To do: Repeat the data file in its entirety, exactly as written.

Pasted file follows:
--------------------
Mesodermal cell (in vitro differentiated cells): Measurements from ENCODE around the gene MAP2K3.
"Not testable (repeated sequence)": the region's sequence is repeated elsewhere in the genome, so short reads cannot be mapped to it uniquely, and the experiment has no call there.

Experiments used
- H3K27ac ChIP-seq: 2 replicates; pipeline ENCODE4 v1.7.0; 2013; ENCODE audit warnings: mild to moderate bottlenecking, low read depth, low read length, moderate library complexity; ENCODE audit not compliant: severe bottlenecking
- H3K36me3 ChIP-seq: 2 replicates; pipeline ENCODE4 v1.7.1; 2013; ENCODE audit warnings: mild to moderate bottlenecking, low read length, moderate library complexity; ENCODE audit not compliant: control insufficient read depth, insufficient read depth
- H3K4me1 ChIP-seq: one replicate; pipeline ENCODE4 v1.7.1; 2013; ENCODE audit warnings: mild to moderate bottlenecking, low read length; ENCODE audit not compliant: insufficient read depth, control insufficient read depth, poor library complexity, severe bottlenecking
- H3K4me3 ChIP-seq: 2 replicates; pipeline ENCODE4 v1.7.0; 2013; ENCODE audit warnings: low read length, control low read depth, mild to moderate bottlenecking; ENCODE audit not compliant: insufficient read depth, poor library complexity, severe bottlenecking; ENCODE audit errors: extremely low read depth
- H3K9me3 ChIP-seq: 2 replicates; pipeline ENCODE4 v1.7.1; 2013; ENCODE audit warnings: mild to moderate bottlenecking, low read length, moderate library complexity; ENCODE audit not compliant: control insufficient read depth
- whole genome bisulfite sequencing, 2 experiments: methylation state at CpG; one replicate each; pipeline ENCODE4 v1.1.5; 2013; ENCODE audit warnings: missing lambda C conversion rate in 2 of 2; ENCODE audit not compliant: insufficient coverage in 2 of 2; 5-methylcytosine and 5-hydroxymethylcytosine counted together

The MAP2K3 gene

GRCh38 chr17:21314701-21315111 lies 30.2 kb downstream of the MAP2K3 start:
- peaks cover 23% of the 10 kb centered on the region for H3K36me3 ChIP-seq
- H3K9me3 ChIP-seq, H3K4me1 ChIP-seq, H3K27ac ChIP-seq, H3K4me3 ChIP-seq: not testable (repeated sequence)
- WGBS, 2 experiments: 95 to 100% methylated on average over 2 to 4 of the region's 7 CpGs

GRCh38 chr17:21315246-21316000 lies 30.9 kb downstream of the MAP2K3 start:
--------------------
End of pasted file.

Mesodermal cell (in vitro differentiated cells): Measurements from ENCODE around the gene MAP2K3.
"Not testable (repeated sequence)": the region's sequence is repeated elsewhere in the genome, so short reads cannot be mapped to it uniquely, and the experiment has no call there.

Experiments used
- H3K27ac ChIP-seq: 2 replicates; pipeline ENCODE4 v1.7.0; 2013; ENCODE audit warnings: mild to moderate bottlenecking, low read depth, low read length, moderate library complexity; ENCODE audit not compliant: severe bottlenecking
- H3K36me3 ChIP-seq: 2 replicates; pipeline ENCODE4 v1.7.1; 2013; ENCODE audit warnings: mild to moderate bottlenecking, low read length, moderate library complexity; ENCODE audit not compliant: control insufficient read depth, insufficient read depth
- H3K4me1 ChIP-seq: one replicate; pipeline ENCODE4 v1.7.1; 2013; ENCODE audit warnings: mild to moderate bottlenecking, low read length; ENCODE audit not compliant: insufficient read depth, control insufficient read depth, poor library complexity, severe bottlenecking
- H3K4me3 ChIP-seq: 2 replicates; pipeline ENCODE4 v1.7.0; 2013; ENCODE audit warnings: low read length, control low read depth, mild to moderate bottlenecking; ENCODE audit not compliant: insufficient read depth, poor library complexity, severe bottlenecking; ENCODE audit errors: extremely low read depth
- H3K9me3 ChIP-seq: 2 replicates; pipeline ENCODE4 v1.7.1; 2013; ENCODE audit warnings: mild to moderate bottlenecking, low read length, moderate library complexity; ENCODE audit not compliant: control insufficient read depth
- whole genome bisulfite sequencing, 2 experiments: methylation state at CpG; one replicate each; pipeline ENCODE4 v1.1.5; 2013; ENCODE audit warnings: missing lambda C conversion rate in 2 of 2; ENCODE audit not compliant: insufficient coverage in 2 of 2; 5-methylcytosine and 5-hydroxymethylcytosine counted together

The MAP2K3 gene

GRCh38 chr17:21314701-21315111 lies 30.2 kb downstream of the MAP2K3 start:
- peaks cover 23% of the 10 kb centered on the region for H3K36me3 ChIP-seq
- H3K9me3 ChIP-seq, H3K4me1 ChIP-seq, H3K27ac ChIP-seq, H3K4me3 ChIP-seq: not testable (repeated sequence)
- WGBS, 2 experiments: 95 to 100% methylated on average over 2 to 4 of the region's 7 CpGs

GRCh38 chr17:21315246-21316000 lies 30.9 kb downstream of the MAP2K3 start: